In any political or social organization, in any business there are systems. The question is: Is the system good or bad? It’s a bad system if the good people in the organization are demoralized and the bad people in the organization are emboldened.
In the free market those companies that have good systems thrive, those that have bad systems fail. But in those institutions that operate outside the free market, there’s a problem – there’s a problem in institutions such as Ontario’s public education system and our police forces. The former has institutionalized incompetence and the latter has institutionalized racism. Ask any good teacher if she or he can name just one teacher that should be fired and the answer will most likely be, “I can name two or three.” I think if you ask the same question of any good policeman, you’ll get the same answer.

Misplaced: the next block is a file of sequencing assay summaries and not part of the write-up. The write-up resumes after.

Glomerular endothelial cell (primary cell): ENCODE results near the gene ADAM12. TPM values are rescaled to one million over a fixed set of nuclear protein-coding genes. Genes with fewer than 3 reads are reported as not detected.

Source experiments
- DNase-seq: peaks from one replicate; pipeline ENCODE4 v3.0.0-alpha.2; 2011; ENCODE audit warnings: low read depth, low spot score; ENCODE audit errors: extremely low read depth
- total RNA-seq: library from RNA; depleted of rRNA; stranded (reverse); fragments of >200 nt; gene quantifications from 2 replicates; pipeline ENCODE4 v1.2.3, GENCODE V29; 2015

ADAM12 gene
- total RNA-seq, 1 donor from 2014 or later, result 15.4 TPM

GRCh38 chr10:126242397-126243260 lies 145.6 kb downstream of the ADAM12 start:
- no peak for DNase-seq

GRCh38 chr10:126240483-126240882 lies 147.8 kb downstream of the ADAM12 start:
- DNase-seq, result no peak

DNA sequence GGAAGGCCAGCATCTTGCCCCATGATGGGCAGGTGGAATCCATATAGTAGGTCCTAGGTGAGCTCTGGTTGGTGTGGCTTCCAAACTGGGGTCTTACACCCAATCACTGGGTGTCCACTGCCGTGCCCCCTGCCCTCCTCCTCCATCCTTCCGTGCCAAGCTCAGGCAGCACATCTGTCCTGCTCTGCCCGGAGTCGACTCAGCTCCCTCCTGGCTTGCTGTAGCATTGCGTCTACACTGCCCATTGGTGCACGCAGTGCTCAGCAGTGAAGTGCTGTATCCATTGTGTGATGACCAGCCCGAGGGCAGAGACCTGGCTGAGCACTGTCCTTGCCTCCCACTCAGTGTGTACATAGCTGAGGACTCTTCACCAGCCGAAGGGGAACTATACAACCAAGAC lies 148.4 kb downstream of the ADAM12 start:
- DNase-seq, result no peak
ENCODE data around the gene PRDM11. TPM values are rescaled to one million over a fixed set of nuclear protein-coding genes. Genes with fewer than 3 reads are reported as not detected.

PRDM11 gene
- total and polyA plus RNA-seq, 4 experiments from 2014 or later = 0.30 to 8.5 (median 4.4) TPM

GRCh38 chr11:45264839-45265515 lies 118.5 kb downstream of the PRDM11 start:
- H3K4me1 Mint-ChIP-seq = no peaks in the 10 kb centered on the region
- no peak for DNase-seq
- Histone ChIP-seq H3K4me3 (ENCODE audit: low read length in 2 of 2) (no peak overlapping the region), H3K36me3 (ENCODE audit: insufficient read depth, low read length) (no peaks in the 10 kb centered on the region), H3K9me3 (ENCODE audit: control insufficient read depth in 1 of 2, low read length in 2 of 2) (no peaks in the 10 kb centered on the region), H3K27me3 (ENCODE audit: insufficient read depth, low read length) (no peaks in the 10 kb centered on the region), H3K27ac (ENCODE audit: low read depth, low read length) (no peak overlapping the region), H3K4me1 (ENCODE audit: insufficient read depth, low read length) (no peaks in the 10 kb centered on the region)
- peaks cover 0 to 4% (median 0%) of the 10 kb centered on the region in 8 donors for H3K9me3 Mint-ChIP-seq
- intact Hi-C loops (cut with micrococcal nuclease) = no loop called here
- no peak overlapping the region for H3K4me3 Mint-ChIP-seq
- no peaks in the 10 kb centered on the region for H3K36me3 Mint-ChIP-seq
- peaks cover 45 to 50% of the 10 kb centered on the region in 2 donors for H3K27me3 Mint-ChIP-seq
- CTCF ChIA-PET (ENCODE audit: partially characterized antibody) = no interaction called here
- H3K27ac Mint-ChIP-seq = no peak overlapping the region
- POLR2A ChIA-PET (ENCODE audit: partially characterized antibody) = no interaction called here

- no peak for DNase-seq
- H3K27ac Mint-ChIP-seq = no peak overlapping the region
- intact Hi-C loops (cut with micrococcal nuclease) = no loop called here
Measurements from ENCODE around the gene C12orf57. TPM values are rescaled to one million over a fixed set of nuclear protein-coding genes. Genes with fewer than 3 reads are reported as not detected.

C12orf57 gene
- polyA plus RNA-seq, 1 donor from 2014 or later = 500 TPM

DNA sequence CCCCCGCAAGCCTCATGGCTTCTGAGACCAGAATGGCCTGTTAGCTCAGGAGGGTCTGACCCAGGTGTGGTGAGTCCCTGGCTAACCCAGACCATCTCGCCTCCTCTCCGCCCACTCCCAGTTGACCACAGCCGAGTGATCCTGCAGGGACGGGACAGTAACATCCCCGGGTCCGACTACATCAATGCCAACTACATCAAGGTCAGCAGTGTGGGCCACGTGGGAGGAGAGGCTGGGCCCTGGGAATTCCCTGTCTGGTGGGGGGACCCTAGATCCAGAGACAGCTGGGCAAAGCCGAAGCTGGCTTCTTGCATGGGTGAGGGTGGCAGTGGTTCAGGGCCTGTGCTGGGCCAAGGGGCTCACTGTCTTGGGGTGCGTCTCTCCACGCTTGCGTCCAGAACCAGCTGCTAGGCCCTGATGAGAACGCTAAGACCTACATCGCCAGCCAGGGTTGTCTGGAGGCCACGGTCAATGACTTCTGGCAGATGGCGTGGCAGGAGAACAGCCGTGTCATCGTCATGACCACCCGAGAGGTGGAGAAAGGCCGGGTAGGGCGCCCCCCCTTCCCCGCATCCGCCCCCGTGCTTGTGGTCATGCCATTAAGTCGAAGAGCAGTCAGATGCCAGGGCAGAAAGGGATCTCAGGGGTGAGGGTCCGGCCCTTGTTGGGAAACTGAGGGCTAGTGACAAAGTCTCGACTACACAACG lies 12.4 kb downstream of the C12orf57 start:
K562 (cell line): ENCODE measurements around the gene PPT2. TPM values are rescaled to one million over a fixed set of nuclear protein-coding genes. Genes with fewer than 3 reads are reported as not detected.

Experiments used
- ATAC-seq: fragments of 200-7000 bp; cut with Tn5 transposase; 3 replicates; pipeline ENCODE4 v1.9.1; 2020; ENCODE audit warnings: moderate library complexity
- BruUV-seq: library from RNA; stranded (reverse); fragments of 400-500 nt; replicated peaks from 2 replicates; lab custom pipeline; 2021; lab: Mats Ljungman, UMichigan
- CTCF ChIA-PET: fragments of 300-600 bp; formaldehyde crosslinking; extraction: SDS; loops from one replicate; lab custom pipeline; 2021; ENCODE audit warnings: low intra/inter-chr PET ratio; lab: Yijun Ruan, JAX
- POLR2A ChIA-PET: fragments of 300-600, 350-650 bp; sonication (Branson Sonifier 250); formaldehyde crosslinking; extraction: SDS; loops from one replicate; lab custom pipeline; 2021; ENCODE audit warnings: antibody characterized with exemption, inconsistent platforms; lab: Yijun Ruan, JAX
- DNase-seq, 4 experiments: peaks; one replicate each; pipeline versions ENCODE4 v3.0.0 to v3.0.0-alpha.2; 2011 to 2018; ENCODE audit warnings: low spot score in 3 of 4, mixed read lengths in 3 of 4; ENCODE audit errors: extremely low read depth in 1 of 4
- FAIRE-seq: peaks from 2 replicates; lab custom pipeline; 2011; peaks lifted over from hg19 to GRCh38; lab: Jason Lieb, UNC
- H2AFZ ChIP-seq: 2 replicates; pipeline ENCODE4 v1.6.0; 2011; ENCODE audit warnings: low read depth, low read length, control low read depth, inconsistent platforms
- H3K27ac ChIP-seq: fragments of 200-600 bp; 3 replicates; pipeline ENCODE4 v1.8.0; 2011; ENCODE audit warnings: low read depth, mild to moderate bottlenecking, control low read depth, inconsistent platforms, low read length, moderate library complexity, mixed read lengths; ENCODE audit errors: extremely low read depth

As it stands now both good teachers and good cops get demoralized because they know they can’t do anything about bad teachers and bad cops. And the bad teachers and bad cops are emboldened because they know they can get away with anything.
In the free market, you can be fired for any reason – justified or not. If the reason is justified such as theft, you should get nothing. But perhaps the justification is open to interpretation. If you’ve worked for a company for a number of years and then are fired for incompetence, one could justifiably ask, “If I’m so incompetent, how come I’ve been here so long?” In such a case, compensation should be awarded. But no matter what the reason, justified or not, you’re still fired.
And this is the solution to systemic incompetence in education and systemic racism in policing – principals must have the power to fire teachers and police chiefs must have the power to fire cops - on the spot – justified or not.